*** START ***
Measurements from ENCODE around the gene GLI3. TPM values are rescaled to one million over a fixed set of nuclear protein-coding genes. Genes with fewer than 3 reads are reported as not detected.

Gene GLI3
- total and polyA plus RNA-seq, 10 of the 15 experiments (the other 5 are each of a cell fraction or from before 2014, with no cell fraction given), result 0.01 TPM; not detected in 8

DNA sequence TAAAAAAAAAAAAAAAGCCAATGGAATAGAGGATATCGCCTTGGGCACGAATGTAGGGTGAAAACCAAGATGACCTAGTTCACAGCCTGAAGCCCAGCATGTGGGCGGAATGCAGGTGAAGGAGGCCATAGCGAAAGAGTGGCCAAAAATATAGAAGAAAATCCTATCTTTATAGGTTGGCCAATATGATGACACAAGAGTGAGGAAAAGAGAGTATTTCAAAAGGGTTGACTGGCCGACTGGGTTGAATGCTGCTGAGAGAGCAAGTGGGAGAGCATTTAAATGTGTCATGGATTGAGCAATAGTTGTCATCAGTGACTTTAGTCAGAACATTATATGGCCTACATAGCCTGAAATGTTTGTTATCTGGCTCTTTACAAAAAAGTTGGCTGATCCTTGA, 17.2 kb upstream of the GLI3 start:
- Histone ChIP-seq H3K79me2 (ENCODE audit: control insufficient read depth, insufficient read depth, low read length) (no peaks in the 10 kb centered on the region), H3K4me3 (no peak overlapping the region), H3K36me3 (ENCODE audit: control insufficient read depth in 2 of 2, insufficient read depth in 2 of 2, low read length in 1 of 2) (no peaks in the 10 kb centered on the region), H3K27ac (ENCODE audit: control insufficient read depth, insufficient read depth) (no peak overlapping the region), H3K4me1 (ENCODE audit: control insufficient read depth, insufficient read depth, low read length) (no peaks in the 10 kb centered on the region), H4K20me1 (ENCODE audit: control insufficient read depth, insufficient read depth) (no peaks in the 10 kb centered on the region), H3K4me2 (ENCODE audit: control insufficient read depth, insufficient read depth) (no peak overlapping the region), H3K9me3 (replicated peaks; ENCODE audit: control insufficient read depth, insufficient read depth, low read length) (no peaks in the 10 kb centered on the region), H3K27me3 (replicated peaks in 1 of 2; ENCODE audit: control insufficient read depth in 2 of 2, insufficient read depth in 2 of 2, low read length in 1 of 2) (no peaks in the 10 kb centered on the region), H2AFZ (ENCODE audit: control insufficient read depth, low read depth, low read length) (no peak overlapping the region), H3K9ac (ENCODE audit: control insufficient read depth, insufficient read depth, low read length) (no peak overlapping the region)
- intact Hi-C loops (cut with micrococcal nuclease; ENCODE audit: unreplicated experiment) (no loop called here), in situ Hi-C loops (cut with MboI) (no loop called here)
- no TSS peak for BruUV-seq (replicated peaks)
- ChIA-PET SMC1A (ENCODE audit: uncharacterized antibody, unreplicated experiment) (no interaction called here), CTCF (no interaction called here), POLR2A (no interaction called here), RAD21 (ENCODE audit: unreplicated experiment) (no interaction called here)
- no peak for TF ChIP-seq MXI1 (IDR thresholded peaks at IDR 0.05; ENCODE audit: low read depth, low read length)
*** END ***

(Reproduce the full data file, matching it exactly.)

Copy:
Measurements from ENCODE around the gene GLI3. TPM values are rescaled to one million over a fixed set of nuclear protein-coding genes. Genes with fewer than 3 reads are reported as not detected.

Gene GLI3
- total and polyA plus RNA-seq, 10 of the 15 experiments (the other 5 are each of a cell fraction or from before 2014, with no cell fraction given), result 0.01 TPM; not detected in 8

DNA sequence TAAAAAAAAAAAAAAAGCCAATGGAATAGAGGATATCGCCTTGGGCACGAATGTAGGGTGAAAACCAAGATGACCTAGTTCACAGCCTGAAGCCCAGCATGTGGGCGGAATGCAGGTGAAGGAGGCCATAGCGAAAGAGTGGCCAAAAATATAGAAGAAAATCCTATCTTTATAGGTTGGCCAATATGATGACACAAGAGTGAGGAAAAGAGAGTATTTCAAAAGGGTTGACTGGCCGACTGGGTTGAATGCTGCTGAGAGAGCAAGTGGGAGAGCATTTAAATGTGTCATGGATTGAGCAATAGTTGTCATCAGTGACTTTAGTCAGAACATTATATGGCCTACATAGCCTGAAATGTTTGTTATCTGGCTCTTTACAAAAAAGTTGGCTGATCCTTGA, 17.2 kb upstream of the GLI3 start:
- Histone ChIP-seq H3K79me2 (ENCODE audit: control insufficient read depth, insufficient read depth, low read length) (no peaks in the 10 kb centered on the region), H3K4me3 (no peak overlapping the region), H3K36me3 (ENCODE audit: control insufficient read depth in 2 of 2, insufficient read depth in 2 of 2, low read length in 1 of 2) (no peaks in the 10 kb centered on the region), H3K27ac (ENCODE audit: control insufficient read depth, insufficient read depth) (no peak overlapping the region), H3K4me1 (ENCODE audit: control insufficient read depth, insufficient read depth, low read length) (no peaks in the 10 kb centered on the region), H4K20me1 (ENCODE audit: control insufficient read depth, insufficient read depth) (no peaks in the 10 kb centered on the region), H3K4me2 (ENCODE audit: control insufficient read depth, insufficient read depth) (no peak overlapping the region), H3K9me3 (replicated peaks; ENCODE audit: control insufficient read depth, insufficient read depth, low read length) (no peaks in the 10 kb centered on the region), H3K27me3 (replicated peaks in 1 of 2; ENCODE audit: control insufficient read depth in 2 of 2, insufficient read depth in 2 of 2, low read length in 1 of 2) (no peaks in the 10 kb centered on the region), H2AFZ (ENCODE audit: control insufficient read depth, low read depth, low read length) (no peak overlapping the region), H3K9ac (ENCODE audit: control insufficient read depth, insufficient read depth, low read length) (no peak overlapping the region)
- intact Hi-C loops (cut with micrococcal nuclease; ENCODE audit: unreplicated experiment) (no loop called here), in situ Hi-C loops (cut with MboI) (no loop called here)
- no TSS peak for BruUV-seq (replicated peaks)
- ChIA-PET SMC1A (ENCODE audit: uncharacterized antibody, unreplicated experiment) (no interaction called here), CTCF (no interaction called here), POLR2A (no interaction called here), RAD21 (ENCODE audit: unreplicated experiment) (no interaction called here)
- no peak for TF ChIP-seq MXI1 (IDR thresholded peaks at IDR 0.05; ENCODE audit: low read depth, low read length)